Meet In Person

The adage, the squeaky wheel gets the oil, is often used to describe how bills get turned into law. With so many concerns to address, legislators often only have time to focus on what they think is the biggest issue — or what advocates prove is the most important.

Nothing supports this proof more than the importance of in person visits with a legislator. Face-to-face visits let legislators and their staff connect with the issue and the emotions of advocates. Speaking directly to a physician who treats patients suffering from Rheumatoid Arthritis makes it much more difficult to argue why a bill protecting their patients doesn’t need to pass.

For advocates, directly connecting with a legislator can help give the opportunity for a real discussion, provide impact on the importance of an issue, and help build a relationship that will support future advocacy efforts.

In-Office Visits

In office visits are listed by congressional staffers as the single largest influencer of legislator votes. These important meetings give you a chance for a personal conversation about your issue.

  • Schedule in advance — Scheduling in advance gives you the best chance to meet with a legislator or specific staff member for you to make the most out of the short time you’ll have.
  • Tell a story — In an in-person meeting, your first job is to connect your issue with the real people who are affected. Poignant and emotional stories are often the best at showcasing your concern.
  • Tell the truth — Reputation is very important to each legislator. Providing bad information can make you a permanently rejected resource. If you don’t know the answer, it’s ok to admit it, and then follow up with the information.
  • Be calm and respectful — If a member or staff disagrees or provides incorrect information about your issue, be respectful and calmly provide your facts.
  • Thank! — Everyone’s time is valuable. Make sure to thank any legislators or staff you encounter and get business cards so you can send a follow-up thank you note (and stay in touch!).

Site or Facility Visits by a Legislator

Site visits are a great way to give a legislator or their staff the opportunity to see your work in action. The chance to see your operation at work and meet with your patients can be incredibly important to showing why your issue matters.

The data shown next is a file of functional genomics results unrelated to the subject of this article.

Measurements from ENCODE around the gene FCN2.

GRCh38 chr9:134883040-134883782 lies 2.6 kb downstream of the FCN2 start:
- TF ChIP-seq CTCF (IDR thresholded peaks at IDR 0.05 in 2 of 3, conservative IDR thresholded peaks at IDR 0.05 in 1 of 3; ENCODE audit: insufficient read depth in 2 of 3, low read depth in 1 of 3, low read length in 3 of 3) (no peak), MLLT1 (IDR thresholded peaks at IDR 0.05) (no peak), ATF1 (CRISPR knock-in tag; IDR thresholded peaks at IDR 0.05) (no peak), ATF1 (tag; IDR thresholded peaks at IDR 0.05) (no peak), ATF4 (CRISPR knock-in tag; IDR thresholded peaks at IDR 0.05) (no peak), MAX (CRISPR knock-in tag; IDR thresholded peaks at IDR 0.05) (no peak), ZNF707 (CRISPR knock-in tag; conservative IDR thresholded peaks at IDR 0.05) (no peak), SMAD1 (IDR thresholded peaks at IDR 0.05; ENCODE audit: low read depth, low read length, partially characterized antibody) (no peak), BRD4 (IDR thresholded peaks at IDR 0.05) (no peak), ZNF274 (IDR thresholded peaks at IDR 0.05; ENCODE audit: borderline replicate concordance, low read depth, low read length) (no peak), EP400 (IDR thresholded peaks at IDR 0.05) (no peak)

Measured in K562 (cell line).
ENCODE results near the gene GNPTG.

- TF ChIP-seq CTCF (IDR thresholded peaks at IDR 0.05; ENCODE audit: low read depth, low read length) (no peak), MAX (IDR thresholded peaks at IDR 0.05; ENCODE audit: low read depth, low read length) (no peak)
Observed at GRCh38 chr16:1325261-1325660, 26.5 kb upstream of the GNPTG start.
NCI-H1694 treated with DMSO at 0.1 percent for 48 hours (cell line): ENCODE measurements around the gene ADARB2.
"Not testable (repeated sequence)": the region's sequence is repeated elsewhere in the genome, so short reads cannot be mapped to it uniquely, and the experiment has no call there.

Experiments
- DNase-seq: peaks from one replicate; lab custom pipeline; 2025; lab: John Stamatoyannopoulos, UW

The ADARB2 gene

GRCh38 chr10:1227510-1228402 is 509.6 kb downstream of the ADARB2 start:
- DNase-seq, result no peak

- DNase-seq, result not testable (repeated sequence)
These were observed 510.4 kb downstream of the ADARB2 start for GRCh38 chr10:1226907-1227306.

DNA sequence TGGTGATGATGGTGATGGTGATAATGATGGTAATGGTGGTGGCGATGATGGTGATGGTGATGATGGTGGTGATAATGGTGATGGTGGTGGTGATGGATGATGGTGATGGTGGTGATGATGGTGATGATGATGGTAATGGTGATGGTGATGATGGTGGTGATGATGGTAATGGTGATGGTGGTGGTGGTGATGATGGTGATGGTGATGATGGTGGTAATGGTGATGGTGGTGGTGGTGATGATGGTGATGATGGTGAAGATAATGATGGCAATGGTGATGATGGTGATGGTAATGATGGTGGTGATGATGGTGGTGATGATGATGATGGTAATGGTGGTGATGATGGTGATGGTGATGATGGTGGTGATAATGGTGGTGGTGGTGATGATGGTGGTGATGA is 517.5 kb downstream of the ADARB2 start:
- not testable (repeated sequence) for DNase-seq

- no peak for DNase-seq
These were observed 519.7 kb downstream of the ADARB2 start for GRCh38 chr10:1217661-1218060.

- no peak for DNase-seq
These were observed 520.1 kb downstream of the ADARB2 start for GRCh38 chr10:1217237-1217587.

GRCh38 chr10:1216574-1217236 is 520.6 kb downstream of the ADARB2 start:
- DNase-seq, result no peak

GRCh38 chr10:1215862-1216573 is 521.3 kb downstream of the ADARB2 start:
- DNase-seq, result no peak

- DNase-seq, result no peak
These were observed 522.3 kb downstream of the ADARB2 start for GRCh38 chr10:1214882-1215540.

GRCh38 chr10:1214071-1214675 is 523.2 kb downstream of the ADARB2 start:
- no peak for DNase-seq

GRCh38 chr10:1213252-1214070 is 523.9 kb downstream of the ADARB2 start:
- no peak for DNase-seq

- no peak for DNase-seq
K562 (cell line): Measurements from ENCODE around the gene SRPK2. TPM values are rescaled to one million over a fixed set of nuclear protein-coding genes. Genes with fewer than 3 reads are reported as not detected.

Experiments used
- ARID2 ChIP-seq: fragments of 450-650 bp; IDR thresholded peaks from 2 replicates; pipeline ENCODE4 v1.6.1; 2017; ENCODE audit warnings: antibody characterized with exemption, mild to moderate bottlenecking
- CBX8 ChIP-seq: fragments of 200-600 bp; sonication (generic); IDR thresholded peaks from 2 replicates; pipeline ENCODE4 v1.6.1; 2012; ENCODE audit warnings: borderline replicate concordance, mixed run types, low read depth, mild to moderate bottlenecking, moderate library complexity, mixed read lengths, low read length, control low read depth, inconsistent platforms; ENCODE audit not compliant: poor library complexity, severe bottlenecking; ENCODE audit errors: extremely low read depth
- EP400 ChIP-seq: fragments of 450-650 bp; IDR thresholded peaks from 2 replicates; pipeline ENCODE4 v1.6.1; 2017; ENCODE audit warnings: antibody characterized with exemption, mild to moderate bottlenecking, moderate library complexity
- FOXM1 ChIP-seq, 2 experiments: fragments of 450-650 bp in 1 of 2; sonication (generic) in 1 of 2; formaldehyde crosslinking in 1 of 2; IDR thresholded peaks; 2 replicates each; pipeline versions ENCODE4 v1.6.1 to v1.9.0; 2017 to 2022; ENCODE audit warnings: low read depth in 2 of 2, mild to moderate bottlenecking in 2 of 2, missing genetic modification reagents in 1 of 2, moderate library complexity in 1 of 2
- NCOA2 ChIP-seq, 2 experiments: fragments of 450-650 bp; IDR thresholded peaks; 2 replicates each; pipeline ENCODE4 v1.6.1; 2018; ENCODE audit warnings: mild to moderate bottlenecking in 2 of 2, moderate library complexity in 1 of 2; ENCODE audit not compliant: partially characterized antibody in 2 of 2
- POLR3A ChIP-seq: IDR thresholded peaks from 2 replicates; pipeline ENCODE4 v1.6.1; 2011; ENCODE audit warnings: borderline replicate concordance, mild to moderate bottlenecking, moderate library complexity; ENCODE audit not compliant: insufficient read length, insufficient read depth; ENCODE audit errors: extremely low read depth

• Get the timing right — Legislators spend a lot of time in between the capitol and their district. When looking at schedules make sure to find a time when they’re in town.
  • Prepare your facility — You can get the most out of your visit if you have staff ready to talk with the legislator about your issues or patients available to tell their story.
  • Get media coverage when appropriate — Getting newspaper or even television coverage can add a lot of bang for the buck to the legislator. Check with the legislative office if they’re ok to have media present and then send out notices or make calls to reporters in advance.
  • Prepare a schedule — Schedule in advance how you’ll want the day to go including a facility tour, meetings, and a chance to discuss your issue. You may also want to plan for a short reception or luncheon.

Town Hall Meetings and Other Gatherings

Legislators use town hall meetings and other gatherings as a way to get in front of and connect with a large number of constituents.

  • If you are hosting — Provide as much information as you can about who will be there and what the audience concerns will be. Providing a friendly environment for the legislator to talk makes you a valuable resource.
  • If you are attending — Make sure to greet the legislator and introduce yourself. If possible bring supporting attendees that can help showcase the level of support for your issue.
  • Speak out — Town hall meetings are a chance for you to raise issues. It’s important to do more than just attend.

Testifying Before a Congressional Committee

Testifying before a congressional committee can be a daunting task. However, physicians hold an extra status in the minds of legislators that can be especially important for providing expert opinion in favor of your issue.

  • Know the hearing requirements — Unless you’ve been invited, most committees will require you to submit a digital or written notice of testimony shortly before the meeting.
  • Be flexible — Often times committee meetings appear with short notice or will change their dates. On the day of testimony there may be an hour or more of business before your issue comes up.
  • Be direct and concise — Testimony is almost like combining letter writing and in-person visits. Often you will be given a very short window of time where you want to touch on your major points, cite important facts, and bring in a personal connection or story.
  • Prepare in advance — Know who you will be speaking to. Write out your testimony, check it for accuracy and then practice your speaking. Be prepared to answer questions.